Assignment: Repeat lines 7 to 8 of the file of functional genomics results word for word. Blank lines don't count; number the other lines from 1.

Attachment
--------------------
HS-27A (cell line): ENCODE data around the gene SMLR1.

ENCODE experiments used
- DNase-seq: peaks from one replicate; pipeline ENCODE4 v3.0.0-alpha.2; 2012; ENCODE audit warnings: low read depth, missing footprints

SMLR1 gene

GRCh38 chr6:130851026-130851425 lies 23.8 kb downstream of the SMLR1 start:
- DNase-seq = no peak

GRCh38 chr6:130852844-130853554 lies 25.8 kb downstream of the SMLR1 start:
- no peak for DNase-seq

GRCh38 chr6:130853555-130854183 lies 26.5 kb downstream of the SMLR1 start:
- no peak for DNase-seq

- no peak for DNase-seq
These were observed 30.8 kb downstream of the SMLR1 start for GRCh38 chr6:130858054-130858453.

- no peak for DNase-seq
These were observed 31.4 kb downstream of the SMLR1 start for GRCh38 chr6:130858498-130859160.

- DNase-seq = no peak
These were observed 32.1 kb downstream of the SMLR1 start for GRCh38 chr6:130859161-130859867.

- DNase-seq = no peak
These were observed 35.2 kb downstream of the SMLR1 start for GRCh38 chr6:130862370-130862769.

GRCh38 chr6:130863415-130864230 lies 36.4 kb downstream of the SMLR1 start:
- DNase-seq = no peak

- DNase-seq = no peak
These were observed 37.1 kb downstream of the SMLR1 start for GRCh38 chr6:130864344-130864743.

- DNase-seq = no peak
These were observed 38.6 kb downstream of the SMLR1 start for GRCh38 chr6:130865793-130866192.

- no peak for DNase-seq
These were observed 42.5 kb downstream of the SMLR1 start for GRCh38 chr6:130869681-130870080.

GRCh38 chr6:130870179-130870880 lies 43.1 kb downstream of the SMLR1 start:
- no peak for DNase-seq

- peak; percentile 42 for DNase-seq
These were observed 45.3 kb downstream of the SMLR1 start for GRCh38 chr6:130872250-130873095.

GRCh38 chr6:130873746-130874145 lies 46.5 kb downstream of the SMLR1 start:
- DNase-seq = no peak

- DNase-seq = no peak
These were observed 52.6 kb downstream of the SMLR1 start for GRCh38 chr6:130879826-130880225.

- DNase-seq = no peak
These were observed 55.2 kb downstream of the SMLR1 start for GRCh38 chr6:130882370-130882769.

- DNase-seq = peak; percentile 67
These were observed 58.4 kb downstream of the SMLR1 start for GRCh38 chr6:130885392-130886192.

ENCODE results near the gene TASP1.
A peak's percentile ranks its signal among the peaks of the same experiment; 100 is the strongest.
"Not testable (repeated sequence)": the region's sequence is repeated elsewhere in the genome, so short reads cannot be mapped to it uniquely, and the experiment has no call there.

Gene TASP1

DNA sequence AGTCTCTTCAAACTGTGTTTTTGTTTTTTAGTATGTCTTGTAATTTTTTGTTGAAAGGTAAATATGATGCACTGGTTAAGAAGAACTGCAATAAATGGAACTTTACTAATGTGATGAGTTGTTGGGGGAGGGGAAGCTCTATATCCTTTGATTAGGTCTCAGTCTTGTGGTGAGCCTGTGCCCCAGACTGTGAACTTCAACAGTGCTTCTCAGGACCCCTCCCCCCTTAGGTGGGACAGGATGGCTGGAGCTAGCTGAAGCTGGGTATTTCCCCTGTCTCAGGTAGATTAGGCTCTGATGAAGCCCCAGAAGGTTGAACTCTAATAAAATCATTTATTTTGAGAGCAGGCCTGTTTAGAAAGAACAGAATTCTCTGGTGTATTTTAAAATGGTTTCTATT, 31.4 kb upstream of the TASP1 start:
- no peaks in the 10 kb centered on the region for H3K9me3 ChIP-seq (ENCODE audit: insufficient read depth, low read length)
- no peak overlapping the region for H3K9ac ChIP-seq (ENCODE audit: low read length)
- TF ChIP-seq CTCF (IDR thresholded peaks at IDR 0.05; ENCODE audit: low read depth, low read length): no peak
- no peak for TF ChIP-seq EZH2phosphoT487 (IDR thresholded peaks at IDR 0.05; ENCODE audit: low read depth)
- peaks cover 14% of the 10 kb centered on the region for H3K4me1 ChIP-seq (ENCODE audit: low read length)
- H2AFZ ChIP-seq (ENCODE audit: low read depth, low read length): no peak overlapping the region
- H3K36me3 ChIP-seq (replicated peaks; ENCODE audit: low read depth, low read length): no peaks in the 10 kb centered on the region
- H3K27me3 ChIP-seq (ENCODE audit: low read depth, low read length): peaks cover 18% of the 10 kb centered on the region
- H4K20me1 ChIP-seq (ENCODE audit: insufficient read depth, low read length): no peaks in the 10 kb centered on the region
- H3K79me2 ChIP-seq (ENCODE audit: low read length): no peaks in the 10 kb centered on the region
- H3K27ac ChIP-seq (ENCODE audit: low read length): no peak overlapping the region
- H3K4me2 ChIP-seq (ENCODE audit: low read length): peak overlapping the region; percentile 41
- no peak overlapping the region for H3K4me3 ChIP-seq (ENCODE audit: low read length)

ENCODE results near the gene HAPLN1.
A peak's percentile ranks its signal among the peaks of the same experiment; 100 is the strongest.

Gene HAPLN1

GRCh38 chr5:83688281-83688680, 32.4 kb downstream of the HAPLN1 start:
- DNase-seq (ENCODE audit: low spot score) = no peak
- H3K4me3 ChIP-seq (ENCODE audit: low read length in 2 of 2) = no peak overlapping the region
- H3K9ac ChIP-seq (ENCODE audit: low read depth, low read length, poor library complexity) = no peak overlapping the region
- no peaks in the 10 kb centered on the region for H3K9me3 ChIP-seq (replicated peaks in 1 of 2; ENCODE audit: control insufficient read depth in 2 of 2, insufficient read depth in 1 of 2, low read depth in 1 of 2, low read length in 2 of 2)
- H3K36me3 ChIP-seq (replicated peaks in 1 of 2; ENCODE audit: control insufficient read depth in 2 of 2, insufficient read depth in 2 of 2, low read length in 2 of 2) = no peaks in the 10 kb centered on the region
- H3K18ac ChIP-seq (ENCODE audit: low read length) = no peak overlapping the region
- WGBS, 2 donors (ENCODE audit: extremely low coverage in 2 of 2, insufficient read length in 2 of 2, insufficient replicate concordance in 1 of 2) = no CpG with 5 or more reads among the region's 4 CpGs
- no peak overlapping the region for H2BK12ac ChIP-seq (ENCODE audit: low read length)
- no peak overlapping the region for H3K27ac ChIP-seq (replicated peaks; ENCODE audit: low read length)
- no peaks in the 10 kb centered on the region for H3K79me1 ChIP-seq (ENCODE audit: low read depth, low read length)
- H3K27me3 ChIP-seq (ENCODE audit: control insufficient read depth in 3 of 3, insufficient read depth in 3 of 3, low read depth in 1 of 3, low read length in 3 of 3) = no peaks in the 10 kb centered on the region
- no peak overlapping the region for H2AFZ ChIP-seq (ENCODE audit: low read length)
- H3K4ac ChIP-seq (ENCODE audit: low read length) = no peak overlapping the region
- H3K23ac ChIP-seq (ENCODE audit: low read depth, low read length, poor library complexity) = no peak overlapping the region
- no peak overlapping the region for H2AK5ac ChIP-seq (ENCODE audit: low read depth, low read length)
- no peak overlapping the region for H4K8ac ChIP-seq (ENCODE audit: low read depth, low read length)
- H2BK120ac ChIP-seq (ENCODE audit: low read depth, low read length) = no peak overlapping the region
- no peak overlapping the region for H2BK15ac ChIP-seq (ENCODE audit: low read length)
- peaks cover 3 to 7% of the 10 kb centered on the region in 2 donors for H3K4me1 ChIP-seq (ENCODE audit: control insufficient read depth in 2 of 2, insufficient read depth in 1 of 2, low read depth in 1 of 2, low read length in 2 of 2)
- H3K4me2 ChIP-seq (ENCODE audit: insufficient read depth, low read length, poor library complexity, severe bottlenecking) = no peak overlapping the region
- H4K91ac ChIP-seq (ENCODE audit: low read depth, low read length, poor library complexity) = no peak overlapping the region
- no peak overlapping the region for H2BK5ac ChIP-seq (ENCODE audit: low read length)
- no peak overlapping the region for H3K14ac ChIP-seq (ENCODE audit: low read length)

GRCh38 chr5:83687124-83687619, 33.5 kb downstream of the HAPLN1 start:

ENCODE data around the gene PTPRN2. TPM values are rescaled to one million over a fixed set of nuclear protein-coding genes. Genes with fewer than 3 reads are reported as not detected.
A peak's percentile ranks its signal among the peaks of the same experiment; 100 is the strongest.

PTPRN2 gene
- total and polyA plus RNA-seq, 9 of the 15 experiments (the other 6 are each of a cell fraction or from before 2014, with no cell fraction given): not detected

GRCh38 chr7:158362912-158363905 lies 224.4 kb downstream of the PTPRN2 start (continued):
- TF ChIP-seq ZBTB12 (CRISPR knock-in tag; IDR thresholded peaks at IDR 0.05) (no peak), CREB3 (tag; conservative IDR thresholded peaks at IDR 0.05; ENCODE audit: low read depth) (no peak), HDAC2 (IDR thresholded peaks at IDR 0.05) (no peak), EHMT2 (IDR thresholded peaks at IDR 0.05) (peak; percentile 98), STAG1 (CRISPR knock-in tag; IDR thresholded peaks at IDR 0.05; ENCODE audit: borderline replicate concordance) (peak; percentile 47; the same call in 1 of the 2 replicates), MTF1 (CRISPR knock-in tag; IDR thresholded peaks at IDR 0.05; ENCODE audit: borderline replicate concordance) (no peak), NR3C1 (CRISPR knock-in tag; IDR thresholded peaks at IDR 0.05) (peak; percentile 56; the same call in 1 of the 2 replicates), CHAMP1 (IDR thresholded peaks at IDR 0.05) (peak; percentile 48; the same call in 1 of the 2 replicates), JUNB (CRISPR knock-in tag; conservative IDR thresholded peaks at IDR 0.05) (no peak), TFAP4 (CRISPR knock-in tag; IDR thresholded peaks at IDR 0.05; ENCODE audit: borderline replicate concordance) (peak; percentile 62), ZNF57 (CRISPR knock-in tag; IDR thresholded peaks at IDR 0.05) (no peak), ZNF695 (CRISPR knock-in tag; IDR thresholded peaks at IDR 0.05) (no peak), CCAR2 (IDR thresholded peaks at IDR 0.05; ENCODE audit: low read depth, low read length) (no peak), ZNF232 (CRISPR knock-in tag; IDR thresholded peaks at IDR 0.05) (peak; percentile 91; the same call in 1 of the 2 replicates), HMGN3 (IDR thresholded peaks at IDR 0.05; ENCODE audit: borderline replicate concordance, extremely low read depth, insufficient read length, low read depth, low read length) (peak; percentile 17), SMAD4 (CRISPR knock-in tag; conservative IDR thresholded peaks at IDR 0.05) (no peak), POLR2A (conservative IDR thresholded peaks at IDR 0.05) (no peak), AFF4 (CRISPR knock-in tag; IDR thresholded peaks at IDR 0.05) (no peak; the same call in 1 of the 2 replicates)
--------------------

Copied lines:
GRCh38 chr6:130852844-130853554 lies 25.8 kb downstream of the SMLR1 start:
- no peak for DNase-seq